Eating a mango is like taking a mini-vacation to an exotic location. The slightly sweet, tropical flavor and delicate aroma of mangos make them feel like an indulgent treat. Mangos are versatile, great for your health, and you don’t need to update your passport or book a flight to enjoy them!
Eat A Mango Today
One cup of mangos contains only 100 calories. Mangos are fat free, cholesterol free, sodium free, and packed with vital nutrients! One serving of mango contains:
- 100% of the Vitamin C you need each day. You might know that Vitamin C supports your immune system and helps wounds heal faster. It also supports brain and nerve function, boosts iron absorption, and makes your teeth and gums healthy.
- Fiber to fill you up. The insoluble fiber in mangos helps your digestive system function properly and can relieve constipation. Their soluble fiber can also help your body regulate blood-sugar levels by forcing your body to absorb sugar into the bloodstream at a slower rate.
- Vitamin A and copper for bone health and a strong immune system. Vitamin A is also necessary for healthy skin and good vision.
- Vitamin B6 to regulate blood sugar levels, support nerve and immune system function, and provide oxygen to your tissues.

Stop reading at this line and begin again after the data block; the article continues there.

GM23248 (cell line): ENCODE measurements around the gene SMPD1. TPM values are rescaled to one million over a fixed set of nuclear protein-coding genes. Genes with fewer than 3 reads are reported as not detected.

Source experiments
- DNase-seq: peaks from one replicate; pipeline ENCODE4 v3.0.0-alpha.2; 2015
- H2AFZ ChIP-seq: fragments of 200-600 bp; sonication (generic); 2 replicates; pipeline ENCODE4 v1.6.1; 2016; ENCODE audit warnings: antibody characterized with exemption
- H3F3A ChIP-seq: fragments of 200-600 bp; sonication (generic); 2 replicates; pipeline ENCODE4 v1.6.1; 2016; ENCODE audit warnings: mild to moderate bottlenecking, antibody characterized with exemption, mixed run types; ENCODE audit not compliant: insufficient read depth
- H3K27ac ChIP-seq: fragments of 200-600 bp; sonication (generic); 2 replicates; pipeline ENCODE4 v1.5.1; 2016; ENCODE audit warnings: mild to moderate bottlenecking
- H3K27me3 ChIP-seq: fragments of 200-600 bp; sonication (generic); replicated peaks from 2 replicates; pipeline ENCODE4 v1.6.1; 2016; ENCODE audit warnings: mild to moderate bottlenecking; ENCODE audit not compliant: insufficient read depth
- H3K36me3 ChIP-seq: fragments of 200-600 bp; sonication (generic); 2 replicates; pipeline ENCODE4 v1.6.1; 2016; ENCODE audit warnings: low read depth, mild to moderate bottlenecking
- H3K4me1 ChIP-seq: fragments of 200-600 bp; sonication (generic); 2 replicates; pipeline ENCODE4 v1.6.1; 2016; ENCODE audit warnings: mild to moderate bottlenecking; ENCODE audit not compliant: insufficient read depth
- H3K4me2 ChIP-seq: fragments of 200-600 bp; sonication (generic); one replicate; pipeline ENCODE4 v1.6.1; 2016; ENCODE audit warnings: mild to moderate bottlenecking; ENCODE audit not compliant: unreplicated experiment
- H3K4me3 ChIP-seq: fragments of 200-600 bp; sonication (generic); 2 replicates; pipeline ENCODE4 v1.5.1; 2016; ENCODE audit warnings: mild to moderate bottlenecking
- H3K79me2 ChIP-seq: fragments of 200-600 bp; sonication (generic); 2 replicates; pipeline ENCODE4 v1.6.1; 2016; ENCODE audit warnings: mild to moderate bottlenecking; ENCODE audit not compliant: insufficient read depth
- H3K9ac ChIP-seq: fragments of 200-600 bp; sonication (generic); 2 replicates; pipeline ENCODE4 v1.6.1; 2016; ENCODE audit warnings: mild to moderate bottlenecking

- Plenty of antioxidants to reduce inflammation throughout your body and decrease your risk of developing diseases, such as Alzheimer’s, cancer, diabetes, and heart disease.
Finding the Right Mango and Making It Last
Whether a mango is ripe or not has nothing to do with its color. A ripe mango should give slightly under gentle pressure, like a peach or avocado. Don’t judge a mango by its smell - an unpeeled, fully ripened mango will not necessarily have an aroma.
Like most stone fruits, mangos can be ripened at room temperature in a paper bag. They should not be refrigerated until they are completely ripe. Only then can they be kept in the fridge for up to five days. Once mangos have been prepared, they can be stored in an airtight container in the refrigerator for one week or frozen for up to one year.
Mangos can be added to the blender for smoothies straight from the freezer. If you use mangos in sauces quite often, consider pureeing your mango in a blender and then freezing the puree in ice cube trays.
Approaching a Mango the Right Way
Enjoying the juicy and delicious fruit of your mango could be tricky. Inside of the mango is a large, flat seed. You want to slice down the mango lengthwise, as close as possible on each side of the seed. Now you should have three segments: two side pieces and the seed with a ring of fruit around it. Slice the fruit off the seed and use your knife to remove the peel.
Now it is time to prepare the remaining fruit, porcupine-style. Cut a hash pattern into the fruit as close as possible to the skin, without going through. Then, use your thumbs to push up from the skin side, giving your piece of mango a porcupine-like appearance, use your fingers or a knife to pop off the cubes of fruit you created. Discard the seed and peel and enjoy your mango. Be careful when you work with mangos, as mango juice will stain your clothes.
Now that you know how to handle a mango, try some of these delicious sweet and savoury recipes:
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